Anaïs in Love

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Anaïs is hot. A pretty young French woman who wears a succession of dresses that show off her long legs, her bare arms, her lovely skin. With her hair cascading down her back, she’s a gorgeous, flighty, scatty, slip of a thing who, silly her, gets herself into the most terrible situations and then, skipping elegantly with an impish grin, escapes out of them back into her consequence-free existence.

Anaïs has a boyfriend, Raoul, but she doesn’t seem particularly interested in him. She has commitments to a university thesis but seems to be treating that in the same take-it-or-leave-it way. Early on she discovers she’s pregnant and so, alors, pops off to the clinic for a termination, just like that. Everyone who meets Anaïs falls in love with her free-spirited attitude, her flirtatious, coquettish manner. At a party she meets an older guy, Daniel (Denis Podalydès), who instantly is smitten, and soon she is sleeping with him. Later, she meets his wife, Emilie (Valeria Bruni Tedeschi), a successful author, and decides to bed her too.

Anaïs in Love (Les Amours d’Anaïs) is a comedy of manners, of errors, but not of laughs. We watch, in various stages of fascination or trepidation as Anaïs heads for what might or might not be some sort of showdown with destiny.

The fact that it’s Anaïs Demoustier playing the fictional Anaïs introduces the possibility that it’s a film about the actor herself, as does the knowledge that Charline Bourgeois-Tacquet wrote the film especially for Demoustier, after the actress appeared in her debut, a short called Pauline Asservie.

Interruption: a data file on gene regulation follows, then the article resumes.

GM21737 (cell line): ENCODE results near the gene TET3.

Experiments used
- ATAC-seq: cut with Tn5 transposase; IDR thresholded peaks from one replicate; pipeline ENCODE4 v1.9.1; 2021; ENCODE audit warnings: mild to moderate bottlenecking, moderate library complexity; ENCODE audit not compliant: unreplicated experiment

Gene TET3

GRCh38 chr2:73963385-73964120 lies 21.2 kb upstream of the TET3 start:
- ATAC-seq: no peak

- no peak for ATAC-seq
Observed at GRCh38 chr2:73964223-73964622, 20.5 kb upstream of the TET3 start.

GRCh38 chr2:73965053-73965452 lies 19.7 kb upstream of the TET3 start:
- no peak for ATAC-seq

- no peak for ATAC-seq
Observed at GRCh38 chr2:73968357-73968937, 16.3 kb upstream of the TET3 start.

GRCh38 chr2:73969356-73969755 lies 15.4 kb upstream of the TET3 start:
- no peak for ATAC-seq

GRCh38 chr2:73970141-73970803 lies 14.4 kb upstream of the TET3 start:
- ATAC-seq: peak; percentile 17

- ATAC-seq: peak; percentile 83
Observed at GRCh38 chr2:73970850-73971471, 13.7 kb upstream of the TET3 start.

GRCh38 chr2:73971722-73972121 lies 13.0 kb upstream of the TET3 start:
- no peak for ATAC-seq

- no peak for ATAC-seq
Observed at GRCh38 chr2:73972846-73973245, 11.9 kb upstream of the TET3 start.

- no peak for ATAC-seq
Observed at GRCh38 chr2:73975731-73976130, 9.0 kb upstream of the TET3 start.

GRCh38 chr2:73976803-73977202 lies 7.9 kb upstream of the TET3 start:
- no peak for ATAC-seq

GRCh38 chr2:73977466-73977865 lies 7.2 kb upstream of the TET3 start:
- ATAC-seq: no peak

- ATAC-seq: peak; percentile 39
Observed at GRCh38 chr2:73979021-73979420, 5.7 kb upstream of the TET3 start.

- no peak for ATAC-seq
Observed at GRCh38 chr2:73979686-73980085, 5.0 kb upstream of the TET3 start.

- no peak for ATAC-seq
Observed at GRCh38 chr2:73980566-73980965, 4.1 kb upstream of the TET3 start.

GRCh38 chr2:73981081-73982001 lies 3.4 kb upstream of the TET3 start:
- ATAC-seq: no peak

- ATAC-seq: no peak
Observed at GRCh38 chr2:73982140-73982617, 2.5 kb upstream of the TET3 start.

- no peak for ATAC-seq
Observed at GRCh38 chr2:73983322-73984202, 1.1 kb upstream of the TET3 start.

Perhaps. But the fictional Anaïs is also a version of the Manic Pixie Dream Girl. In the film writer Nathan Rabin’s coinage, she’s the quirky female who helps bounce timid American indie milquetoasts out of their man-boy self-absorption and into engagement with the world. Except MPDGs don’t have agency – they’re strictly catalytic. Again another perhaps – it might be better to see Anaïs as a revival of that old French New Wave character of the naive, gamine waif, all legs and haircut, beguiling everyone she meets with her insouciant directness. The MPDG borrowed the type, and now the French want it back.

Emilie and Anaïs
Emilie and Anaïs

It’s a sly portrait because for all her vigour – Anaïs runs so much – she’s locked, lost, inert, almost entirely passive, with the only signs of interiority or self-awareness coming from interactions with her mother (Anne Canovas), a woman who has just discovered her cancer has returned and has metastasised.

It’s Demoustier’s film, as it’s meant to be, and she puts on quite a show as the endlessly superficial Anaïs, while Denis Podalydès and Valeria Bruni Tedeschi seem vastly too qualified and venerable to be playing the roles they have, though Tedeschi does get to demonstrate a bit of range later on, as Anaïs and Emilie lock into a relationship of sorts.

There is naked girl-on-girl action, for those who pop films into their streaming queue for such reasons, though you wouldn’t bracket Anaïs in Love as seriously sensual, even though Bourgeois-Tacquet does her utmost to fetishise Anaïs, with so many shots of her looking lovely, in those girlish dresses which, if we were being unkind, might be just a touch too young for her. Another perhaps – that might be the point.

It’s a slo-mo car crash, in other words, with the actual crashing going on beneath the surface while Anaïs charges around at speed, hurling herself into one ill-advised situation after another and relying on her sheer physical charm to get her out of scrapes. The beautiful young woman who, beneath it all, is a bit of a monster.

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© Steve Morrissey 2023

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